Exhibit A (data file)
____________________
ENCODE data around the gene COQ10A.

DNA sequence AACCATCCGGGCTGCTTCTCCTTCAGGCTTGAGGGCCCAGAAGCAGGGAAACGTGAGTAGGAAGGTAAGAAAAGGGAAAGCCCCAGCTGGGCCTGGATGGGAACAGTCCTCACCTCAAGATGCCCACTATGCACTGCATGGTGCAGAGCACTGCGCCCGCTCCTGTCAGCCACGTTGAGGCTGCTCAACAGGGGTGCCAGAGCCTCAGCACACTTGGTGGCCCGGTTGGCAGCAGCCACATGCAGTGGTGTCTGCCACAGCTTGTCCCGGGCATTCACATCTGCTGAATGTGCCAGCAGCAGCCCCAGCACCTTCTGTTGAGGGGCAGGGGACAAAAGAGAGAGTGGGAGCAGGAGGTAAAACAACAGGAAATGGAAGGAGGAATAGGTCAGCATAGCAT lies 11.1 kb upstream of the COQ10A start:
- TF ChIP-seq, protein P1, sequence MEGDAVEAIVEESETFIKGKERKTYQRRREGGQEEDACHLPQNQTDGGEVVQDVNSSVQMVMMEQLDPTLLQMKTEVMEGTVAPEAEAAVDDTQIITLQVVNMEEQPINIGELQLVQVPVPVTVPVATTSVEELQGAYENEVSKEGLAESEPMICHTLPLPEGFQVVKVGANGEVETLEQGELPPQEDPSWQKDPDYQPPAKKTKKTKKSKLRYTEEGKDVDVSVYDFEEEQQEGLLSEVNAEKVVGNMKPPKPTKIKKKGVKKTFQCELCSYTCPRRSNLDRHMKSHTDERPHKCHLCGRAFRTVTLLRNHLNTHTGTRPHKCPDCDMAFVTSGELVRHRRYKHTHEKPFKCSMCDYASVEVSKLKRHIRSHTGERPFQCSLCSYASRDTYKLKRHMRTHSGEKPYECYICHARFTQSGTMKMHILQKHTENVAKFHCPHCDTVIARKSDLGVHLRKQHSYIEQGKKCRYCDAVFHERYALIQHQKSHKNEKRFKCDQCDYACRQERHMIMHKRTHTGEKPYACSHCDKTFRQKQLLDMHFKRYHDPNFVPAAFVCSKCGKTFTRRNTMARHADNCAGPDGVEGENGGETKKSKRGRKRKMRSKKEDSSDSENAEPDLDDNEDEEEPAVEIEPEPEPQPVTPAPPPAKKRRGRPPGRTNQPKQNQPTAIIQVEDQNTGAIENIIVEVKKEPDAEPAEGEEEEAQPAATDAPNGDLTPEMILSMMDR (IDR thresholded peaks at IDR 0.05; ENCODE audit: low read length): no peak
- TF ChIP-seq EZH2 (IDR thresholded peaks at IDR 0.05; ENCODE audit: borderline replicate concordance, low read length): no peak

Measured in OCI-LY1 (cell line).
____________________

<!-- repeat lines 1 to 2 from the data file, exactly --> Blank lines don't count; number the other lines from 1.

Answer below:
ENCODE data around the gene COQ10A.

DNA sequence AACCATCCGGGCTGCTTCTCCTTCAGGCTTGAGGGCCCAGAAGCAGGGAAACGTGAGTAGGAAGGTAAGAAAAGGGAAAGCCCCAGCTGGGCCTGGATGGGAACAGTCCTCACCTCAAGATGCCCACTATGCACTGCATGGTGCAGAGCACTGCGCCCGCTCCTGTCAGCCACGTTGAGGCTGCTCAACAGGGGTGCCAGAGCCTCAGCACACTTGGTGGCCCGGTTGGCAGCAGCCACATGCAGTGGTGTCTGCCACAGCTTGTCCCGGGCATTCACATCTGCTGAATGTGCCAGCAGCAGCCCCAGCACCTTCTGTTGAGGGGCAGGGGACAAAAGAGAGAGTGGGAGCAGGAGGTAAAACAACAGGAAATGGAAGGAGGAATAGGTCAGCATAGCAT lies 11.1 kb upstream of the COQ10A start: